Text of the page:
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Variability in Emergency Physician Care for Severe Sepsis: How do we Measure up? Marc Francis , Eddy Lang, Tom Rich, Ingrid Vicas, Chris Symonds, Wenxin Chen, Lara Cooke, Ryan Cormier, Kevin Lonergan (Alberta Physician Learning Program) No


  1. Variability in Emergency Physician Care for Severe Sepsis: How do we Measure up? Marc Francis , Eddy Lang, Tom Rich, Ingrid Vicas, Chris Symonds, Wenxin Chen, Lara Cooke, Ryan Cormier, Kevin Lonergan (Alberta Physician Learning Program) No Conflict of Interest to Disclose

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  3. Outline • Background • Objective of the Study • Methods • Results • Limitations • Conclusions 3

  4. Background 4

  5. Severe Sepsis 5

  6. Time - Dependent Surviving Sepsis Campaign Guidelines 2013 “Administration of effective intravenous antimicrobials within the first hour of recognition of septic shock (grade 1B) and severe sepsis without septic shock (grade 1C) as the goal of therapy” 6

  7. Mortality with delays Predicted hospital mortality and 95% CI’s for time to first antibiotic administration in severe sepsis and septic shock Ferrer et al Critical Care Med 2014 Aug;42(8) 7

  8. Objectives 8

  9. Objective To explore emergency physician variation on key performance metrics in sepsis care using administrative data as a prelude to generating aggregate and individual physician-specific reports 9

  10. Methods 10

  11. Identification of Severe Sepsis • All the patient visits included in the study cohort were selected based on the below criteria: 1) Patient age >18yo 2) Had a lactate ordered in the ED and the initial result was ≥ 2.0 mmol/L 3) Had an infection-related primary admitting ICD- 10 code 4) Had antibiotics ordered while in the ED 11

  12. Data Retrieval Sources Facilities Included • REDIS (Emergency Department • FMC Information System) • PLC • SCM (Sunrise Clinical Manager) • RGH • SHC (1-year data only) Time Period • 36 months total • January 1 - December 31 – 2011 – 2012 – 2013 12

  13. Time Points 13

  14. Statistics • Simple descriptive statistics • Median times were used for all time points – Non-normally distributed data – Avoid the impact of outliers • Interquartile range (IQR) was used to demonstrate statistical dispersion 14

  15. Results 15

  16. Aggregate Report • 2197 severe sepsis patient visits • Care provided by 146 different emergency physicians 16

  17. Source of Sepsis Description A419 Sepsis, unspecified J189 Pneumonia unspecified N390 Urinary tract infection, unspecified J440 COPD with acute lower respiratory infection J690 Pneumonitis due to food or vomit L0311 Cellulitis of lower limb T814 Infection following a procedure R509 Fever unspecified 17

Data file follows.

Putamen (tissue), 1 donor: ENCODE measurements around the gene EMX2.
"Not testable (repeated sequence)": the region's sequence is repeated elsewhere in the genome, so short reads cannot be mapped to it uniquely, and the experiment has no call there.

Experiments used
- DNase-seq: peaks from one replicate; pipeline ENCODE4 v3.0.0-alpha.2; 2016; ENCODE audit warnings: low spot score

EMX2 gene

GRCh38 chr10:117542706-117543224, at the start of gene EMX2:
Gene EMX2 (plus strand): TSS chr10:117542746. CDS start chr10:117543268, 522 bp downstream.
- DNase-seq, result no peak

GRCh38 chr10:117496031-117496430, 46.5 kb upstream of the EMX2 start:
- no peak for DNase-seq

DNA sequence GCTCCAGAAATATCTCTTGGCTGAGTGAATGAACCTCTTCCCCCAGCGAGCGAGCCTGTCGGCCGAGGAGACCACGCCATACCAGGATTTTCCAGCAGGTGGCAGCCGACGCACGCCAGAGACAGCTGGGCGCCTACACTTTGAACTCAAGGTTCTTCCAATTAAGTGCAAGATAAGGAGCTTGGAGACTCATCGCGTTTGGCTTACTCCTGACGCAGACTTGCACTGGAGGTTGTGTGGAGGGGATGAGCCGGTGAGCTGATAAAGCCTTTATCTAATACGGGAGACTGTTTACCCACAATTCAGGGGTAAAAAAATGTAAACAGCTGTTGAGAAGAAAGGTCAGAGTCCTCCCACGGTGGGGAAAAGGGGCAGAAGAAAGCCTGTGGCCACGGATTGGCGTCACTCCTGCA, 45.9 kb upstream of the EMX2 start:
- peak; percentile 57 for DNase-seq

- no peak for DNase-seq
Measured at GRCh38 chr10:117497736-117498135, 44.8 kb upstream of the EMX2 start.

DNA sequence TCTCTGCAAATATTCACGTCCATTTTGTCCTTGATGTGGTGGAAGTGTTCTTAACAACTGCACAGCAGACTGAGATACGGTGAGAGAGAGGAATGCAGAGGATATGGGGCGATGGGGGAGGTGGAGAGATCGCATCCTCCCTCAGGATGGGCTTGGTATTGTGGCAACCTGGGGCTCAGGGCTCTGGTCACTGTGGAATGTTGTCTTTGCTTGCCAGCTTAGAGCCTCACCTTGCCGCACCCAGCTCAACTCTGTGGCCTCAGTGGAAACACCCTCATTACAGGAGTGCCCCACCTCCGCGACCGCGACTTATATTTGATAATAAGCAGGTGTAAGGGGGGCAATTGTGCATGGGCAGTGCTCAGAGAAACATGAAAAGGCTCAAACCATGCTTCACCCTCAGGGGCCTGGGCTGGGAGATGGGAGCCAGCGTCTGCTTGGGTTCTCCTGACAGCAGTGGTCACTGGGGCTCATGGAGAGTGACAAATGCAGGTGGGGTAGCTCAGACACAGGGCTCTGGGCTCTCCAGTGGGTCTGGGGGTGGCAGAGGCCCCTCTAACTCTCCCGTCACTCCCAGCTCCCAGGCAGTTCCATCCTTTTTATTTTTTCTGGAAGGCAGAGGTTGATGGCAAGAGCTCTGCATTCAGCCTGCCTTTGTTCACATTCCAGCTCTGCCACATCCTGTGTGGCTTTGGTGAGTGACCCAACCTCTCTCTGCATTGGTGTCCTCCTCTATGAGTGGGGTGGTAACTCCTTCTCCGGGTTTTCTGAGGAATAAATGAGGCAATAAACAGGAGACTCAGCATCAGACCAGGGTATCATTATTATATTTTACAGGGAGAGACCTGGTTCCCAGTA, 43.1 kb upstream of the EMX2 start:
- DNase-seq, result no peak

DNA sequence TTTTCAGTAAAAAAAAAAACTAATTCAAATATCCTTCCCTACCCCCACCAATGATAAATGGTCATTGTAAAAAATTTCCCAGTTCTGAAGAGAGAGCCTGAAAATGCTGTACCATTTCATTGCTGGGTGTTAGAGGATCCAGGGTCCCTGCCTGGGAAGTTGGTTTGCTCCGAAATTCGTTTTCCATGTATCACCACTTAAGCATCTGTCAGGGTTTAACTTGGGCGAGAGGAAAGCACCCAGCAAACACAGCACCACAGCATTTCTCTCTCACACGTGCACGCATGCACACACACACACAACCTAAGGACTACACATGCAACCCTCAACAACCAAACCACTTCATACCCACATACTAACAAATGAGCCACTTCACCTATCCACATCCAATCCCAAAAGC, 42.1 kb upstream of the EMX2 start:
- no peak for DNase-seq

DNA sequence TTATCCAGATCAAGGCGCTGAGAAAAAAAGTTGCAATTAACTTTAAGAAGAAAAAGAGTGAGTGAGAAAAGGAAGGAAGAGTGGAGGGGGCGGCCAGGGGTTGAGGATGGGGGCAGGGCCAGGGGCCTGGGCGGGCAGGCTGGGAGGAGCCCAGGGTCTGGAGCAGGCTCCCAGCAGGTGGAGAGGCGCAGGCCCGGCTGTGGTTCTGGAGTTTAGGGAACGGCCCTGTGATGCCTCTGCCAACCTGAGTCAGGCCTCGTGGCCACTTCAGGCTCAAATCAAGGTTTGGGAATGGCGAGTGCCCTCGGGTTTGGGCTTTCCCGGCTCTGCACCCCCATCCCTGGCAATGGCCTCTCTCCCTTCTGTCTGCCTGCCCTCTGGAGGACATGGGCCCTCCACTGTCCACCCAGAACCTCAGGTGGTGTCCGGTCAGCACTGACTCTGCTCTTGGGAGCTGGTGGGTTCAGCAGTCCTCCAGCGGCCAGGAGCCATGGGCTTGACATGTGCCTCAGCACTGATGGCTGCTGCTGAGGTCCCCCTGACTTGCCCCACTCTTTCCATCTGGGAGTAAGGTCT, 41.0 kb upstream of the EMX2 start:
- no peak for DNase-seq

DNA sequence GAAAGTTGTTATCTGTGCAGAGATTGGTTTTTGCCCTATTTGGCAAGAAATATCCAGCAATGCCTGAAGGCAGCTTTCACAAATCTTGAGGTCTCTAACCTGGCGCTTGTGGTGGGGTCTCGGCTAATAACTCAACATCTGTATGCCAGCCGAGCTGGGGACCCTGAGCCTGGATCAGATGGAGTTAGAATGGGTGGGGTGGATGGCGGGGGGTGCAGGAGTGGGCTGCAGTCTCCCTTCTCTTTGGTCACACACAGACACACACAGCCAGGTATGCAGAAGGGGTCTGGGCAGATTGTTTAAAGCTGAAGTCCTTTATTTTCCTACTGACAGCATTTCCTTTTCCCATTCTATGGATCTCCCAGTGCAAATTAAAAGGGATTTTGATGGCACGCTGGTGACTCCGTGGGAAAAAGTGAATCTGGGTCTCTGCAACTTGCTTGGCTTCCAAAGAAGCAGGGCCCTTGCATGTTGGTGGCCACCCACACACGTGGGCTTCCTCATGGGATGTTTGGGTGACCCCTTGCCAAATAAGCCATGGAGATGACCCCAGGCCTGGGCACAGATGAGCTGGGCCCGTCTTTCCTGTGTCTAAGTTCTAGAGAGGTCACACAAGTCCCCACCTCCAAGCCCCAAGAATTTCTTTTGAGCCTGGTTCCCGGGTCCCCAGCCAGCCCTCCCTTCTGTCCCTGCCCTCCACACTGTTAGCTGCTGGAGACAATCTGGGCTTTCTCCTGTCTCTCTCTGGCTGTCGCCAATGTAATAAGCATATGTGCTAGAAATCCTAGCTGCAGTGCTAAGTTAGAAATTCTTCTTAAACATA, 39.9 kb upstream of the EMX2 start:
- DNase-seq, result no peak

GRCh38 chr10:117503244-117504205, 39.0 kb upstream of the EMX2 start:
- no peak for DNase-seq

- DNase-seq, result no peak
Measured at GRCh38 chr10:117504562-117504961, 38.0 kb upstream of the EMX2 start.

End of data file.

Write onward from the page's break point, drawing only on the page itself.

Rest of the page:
18. Time From Triage to Ordering of Serum Lactate Median Time from Triage to Ordering of a Serum Lactate Cohort Lower Quartile = 38 mins Cohort Upper Quartile = 151 mins Cohort median = 72 mins 80 70 450 patients (20%) with 60 delay >3hrs 50 # of Visits 40 30 20 10 0 0 60 120 180 240 300 360 Median time for each individual ED docs (minutes) 18

  19. Median Time from Meeting Criteria for Severe Sepsis to Antibiotic Administration Median Time from Meeting Criteria for Severe Sepsis to Antibiotic Administration Cohort Lower Quartile = 7 mins Cohort median = 41 mins Cohort Upper Quartile = 101 mins 80 70 441 patients (20%) with 60 delay >2hrs 50 # of Visits 40 30 20 10 0 -120 -60 0 60 120 180 Median time for each individual ED docs (minutes) 19

  20. Time from Meeting Criteria for Severe Sepsis to First Antibiotics Requested (discrete visits) 2 -18 -12 -6 0 6 12 18 Antibiotic Order Precedes Lactate Result 1 hour Time fro 20

  21. Limitations 21

  22. Limitations • Our definition of severe sepsis could be called into question • Unable to differentiate patients with severe sepsis from those with septic shock • No way of assessing appropriateness of antibiotic therapy • Did not assess patient outcome or mortality 22

  23. Conclusions 23

  24. Conclusions • ED Physicians demonstrate significant variation in practice of severe sepsis management in the ED • This variation has the potential to affect patient care • Time to antibiotics and other markers of quality sepsis care can be defined by administrative data and reported back to physicians 24

  25. Questions? 25

  26. Extra Slides

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  29. Blood Cultures Ordered 29

  30. Serial Lactate Assessments 30

  31. Surviving Sepsis Campaign Update 2015 • To be completed within 3hrs of time of presentation – Measure serum lactate – Obtain blood cultures prior to antibiotics – Administer broad spectrum antibiotics – Administer 30ml/kg crystalloid for hypotension or lactate ≥4mmol/L • To be completed within 6hrs of time of presentation – Vasopressors for persistent hypotension – Re-measure lactate if initial was elevated 31

  32. Why Lactate? 32

  33. • Single centre cohort study • N = 830 adults with severe sepsis in the ED • Tested for association between initial serum lactate level and mortality • Low (<2mmol/L) • Intermediate (2-4mmol/L) • High (>4mmol/L) 33

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